“Think of DNA as a piano with a hundred thousand keys, and each of the keys is a genetic trait. In a differentiated cell most of the keys are covered. They’re off. They don’t work. But even so, a lot of the keys are still operational: with hair you’ve got curliness, pigmentation, thickness–like that. But...
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“Wilderness,” in The Death of Adam: Essays on Modern Thought

P. 245 “The oldest anecdotes from which we know ourselves as human, the stories of Genesis, make it clear that our defects are sufficient to bring the whole world down. For decades, environmentalists have concerned themselves with this spill and that encroachment, this depletion and that extinction, as if such phenomena were singular and exceptional....
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“Sunday Morning with the Sensational Nightingales”

“It was not the Five Mississippi Blind Boys who lifted me off the ground that Sunday morning as I drove down for the paper, some oranges, and bread. Nor was it the Dixie Hummingbirds or the Soul Stirrers, despite their quickening name, or even the Swan Silvertones who inspired me to look over the commotion...
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Distorted Truth: What Every Christian Needs to Know about the Battle for the Mind

God (vs. spiritualizing monists) has made creation with “manyness” and variety. One implication: you treat chickens better than rocks or mosquitoes. Contrary to the egalitarian religion of some biologists, chickens are higher creatures than rocks or mosquitoes. They aren’t just “noisy egg manufacturers, or feathery bundles of white and dark meat.” They are chickens after...
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“Complexity in God’s Creation”

Marty likes to point out the complexity of the created order. This a boon for people who say “I’ve tried everything,” and are bored. According to David Spanier, Total Chess, “there are 400 different possible positions [in chess] after each person has made one move; 71,852 after the second; once three moves have been made...
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Empire Express: Building the First Transcontinental Railroad

Building a transcontinental railroad would require topographical surveys to determine most feasible routes. But Thomas Hart Benton, addressing the U. S. Senate on December 16, 1850 (“Highway to the Pacific: Grand National Central High-way) said this: “there is a class of topographical engineers older than the schools and more unerring than the mathematicians. They are...
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Orthodoxy

“Because children have abounding vitality, because they are in spirit fierce and free, therefore they want things repeated and unchanged. They always say, ‘Do it again’; and the grown-up person does it again until he is nearly dead. For grown-up people are not strong enough to exult in monotony. But perhaps God is strong enough...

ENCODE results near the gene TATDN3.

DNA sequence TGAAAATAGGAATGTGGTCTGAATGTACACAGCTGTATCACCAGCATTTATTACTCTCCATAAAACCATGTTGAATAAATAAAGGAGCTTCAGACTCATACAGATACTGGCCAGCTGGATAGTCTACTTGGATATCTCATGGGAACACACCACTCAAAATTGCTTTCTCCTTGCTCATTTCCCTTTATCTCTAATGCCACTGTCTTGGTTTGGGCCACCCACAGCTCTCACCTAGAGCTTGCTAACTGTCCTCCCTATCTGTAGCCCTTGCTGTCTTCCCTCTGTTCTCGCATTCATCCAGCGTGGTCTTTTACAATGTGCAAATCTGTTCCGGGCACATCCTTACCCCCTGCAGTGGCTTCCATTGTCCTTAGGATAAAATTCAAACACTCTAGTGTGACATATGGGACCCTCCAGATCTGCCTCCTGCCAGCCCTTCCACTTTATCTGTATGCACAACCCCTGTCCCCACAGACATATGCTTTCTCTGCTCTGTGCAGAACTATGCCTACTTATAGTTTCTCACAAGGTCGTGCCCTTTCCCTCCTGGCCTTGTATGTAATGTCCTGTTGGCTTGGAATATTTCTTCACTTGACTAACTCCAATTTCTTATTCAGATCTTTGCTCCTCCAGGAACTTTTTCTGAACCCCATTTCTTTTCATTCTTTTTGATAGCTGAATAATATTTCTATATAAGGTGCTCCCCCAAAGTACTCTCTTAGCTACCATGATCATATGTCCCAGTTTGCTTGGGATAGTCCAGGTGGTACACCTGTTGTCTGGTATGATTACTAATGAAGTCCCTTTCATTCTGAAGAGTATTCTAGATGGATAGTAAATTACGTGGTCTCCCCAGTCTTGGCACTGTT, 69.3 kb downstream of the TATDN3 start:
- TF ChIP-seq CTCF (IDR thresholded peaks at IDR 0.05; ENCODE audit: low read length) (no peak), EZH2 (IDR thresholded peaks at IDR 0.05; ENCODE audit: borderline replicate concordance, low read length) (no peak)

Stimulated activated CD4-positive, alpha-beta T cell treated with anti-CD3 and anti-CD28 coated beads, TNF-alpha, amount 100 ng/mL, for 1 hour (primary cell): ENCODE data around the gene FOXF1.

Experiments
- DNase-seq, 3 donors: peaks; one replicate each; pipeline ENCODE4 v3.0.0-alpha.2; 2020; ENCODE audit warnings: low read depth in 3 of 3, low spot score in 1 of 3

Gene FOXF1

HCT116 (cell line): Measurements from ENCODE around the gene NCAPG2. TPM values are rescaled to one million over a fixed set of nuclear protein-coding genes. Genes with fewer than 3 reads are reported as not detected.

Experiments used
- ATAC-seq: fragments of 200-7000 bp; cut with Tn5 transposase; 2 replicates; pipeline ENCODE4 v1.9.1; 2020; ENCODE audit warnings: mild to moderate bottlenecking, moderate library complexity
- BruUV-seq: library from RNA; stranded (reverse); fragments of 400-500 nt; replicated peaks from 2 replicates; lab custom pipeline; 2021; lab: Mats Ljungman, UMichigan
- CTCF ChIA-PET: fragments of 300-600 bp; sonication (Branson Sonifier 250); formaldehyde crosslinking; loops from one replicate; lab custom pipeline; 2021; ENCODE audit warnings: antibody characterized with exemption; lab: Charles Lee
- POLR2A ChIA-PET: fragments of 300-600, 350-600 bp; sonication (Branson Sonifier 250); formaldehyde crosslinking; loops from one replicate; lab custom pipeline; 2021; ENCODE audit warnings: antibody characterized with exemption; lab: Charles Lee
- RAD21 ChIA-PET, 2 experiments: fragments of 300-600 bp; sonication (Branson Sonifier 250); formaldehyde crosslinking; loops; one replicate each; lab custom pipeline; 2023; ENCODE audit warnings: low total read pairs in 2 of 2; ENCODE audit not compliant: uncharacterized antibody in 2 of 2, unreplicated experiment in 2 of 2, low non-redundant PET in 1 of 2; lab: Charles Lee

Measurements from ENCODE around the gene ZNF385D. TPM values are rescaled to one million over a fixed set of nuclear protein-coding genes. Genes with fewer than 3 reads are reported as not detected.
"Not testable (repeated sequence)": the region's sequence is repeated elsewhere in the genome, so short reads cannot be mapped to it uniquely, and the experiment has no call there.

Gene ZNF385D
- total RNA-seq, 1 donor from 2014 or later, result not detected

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Additional content related to Creation

Jeremiah 4:11-12, 22-28

Silent Spring. Or better written, Silent Spring in italics as befits a book title because that was indeed the title of Rachel Carson’s well-known book that was among the first cries of the modern ecological movement. Years ago, before I knew what that book was about, upon hearing the title I pictured some serene setting:…

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Psalm 8

The poet of Psalm 8 stared into the night sky and was properly dazzled at what he saw. But to put it mildly, what he did not see was a lot! Had this psalmist been able to spend a scant ten minutes looking through a telescope, he would doubtless have fainted in wonderment. Ancient astronomers…

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Proverbs 8:1-4, 22-31

Are the Lectionary folks winking at us a bit with this text selection for Trinity Sunday?  Obviously you don’t get any robust Trinitarian texts anywhere in the Old Testament.  If it is Father, Son, and Holy Spirit you are looking for—or any combo of a couple of those at least—then Proverbs or Psalms or anywhere…

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Psalm 104:24-34, 35b

Sample sermon: You wouldn’t think a wasp could do so much damage. Unless you are allergic to bee and wasp stings, getting stung by these bugs, though briefly painful and annoying, does not generally create any lasting effect or damage. However, about 150 years ago there was one particular kind of wasp that appears to…

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Psalm 148

Some years back at a worship service we used St. Francis of Assisi’s poem “Canticle of the Sun” as part of a responsive reading.  There was, alas, a slight typo in the bulletin that made it sound at one point as though we were worshiping Mother Earth.  This led a rather conservative member of my…

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Revelation 5:11-14